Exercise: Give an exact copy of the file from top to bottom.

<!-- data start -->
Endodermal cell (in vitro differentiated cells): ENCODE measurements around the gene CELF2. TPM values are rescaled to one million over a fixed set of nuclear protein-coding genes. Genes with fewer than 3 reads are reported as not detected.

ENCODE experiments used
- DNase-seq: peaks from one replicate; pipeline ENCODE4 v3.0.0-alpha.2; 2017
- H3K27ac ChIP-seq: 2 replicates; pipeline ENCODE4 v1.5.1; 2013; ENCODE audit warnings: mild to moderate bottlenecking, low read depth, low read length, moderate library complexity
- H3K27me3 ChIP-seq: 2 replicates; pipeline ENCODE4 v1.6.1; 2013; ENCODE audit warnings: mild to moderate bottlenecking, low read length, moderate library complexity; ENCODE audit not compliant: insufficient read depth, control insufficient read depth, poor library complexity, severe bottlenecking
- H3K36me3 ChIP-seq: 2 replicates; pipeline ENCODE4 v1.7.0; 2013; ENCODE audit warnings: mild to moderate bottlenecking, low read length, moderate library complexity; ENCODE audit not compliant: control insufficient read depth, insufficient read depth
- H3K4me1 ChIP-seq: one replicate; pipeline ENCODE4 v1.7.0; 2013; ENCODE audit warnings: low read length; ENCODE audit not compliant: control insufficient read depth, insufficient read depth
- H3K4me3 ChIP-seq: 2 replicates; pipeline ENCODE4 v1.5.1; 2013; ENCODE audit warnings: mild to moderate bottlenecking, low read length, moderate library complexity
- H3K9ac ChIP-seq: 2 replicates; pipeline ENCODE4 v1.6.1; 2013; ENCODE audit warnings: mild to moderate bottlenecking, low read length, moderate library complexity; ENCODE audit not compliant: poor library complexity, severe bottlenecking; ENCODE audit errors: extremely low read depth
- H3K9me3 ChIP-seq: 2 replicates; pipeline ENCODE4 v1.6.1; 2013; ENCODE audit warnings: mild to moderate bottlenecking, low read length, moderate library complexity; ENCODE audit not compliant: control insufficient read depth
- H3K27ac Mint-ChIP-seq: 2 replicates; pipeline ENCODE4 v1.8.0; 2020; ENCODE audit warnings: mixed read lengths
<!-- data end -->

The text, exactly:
Endodermal cell (in vitro differentiated cells): ENCODE measurements around the gene CELF2. TPM values are rescaled to one million over a fixed set of nuclear protein-coding genes. Genes with fewer than 3 reads are reported as not detected.

ENCODE experiments used
- DNase-seq: peaks from one replicate; pipeline ENCODE4 v3.0.0-alpha.2; 2017
- H3K27ac ChIP-seq: 2 replicates; pipeline ENCODE4 v1.5.1; 2013; ENCODE audit warnings: mild to moderate bottlenecking, low read depth, low read length, moderate library complexity
- H3K27me3 ChIP-seq: 2 replicates; pipeline ENCODE4 v1.6.1; 2013; ENCODE audit warnings: mild to moderate bottlenecking, low read length, moderate library complexity; ENCODE audit not compliant: insufficient read depth, control insufficient read depth, poor library complexity, severe bottlenecking
- H3K36me3 ChIP-seq: 2 replicates; pipeline ENCODE4 v1.7.0; 2013; ENCODE audit warnings: mild to moderate bottlenecking, low read length, moderate library complexity; ENCODE audit not compliant: control insufficient read depth, insufficient read depth
- H3K4me1 ChIP-seq: one replicate; pipeline ENCODE4 v1.7.0; 2013; ENCODE audit warnings: low read length; ENCODE audit not compliant: control insufficient read depth, insufficient read depth
- H3K4me3 ChIP-seq: 2 replicates; pipeline ENCODE4 v1.5.1; 2013; ENCODE audit warnings: mild to moderate bottlenecking, low read length, moderate library complexity
- H3K9ac ChIP-seq: 2 replicates; pipeline ENCODE4 v1.6.1; 2013; ENCODE audit warnings: mild to moderate bottlenecking, low read length, moderate library complexity; ENCODE audit not compliant: poor library complexity, severe bottlenecking; ENCODE audit errors: extremely low read depth
- H3K9me3 ChIP-seq: 2 replicates; pipeline ENCODE4 v1.6.1; 2013; ENCODE audit warnings: mild to moderate bottlenecking, low read length, moderate library complexity; ENCODE audit not compliant: control insufficient read depth
- H3K27ac Mint-ChIP-seq: 2 replicates; pipeline ENCODE4 v1.8.0; 2020; ENCODE audit warnings: mixed read lengths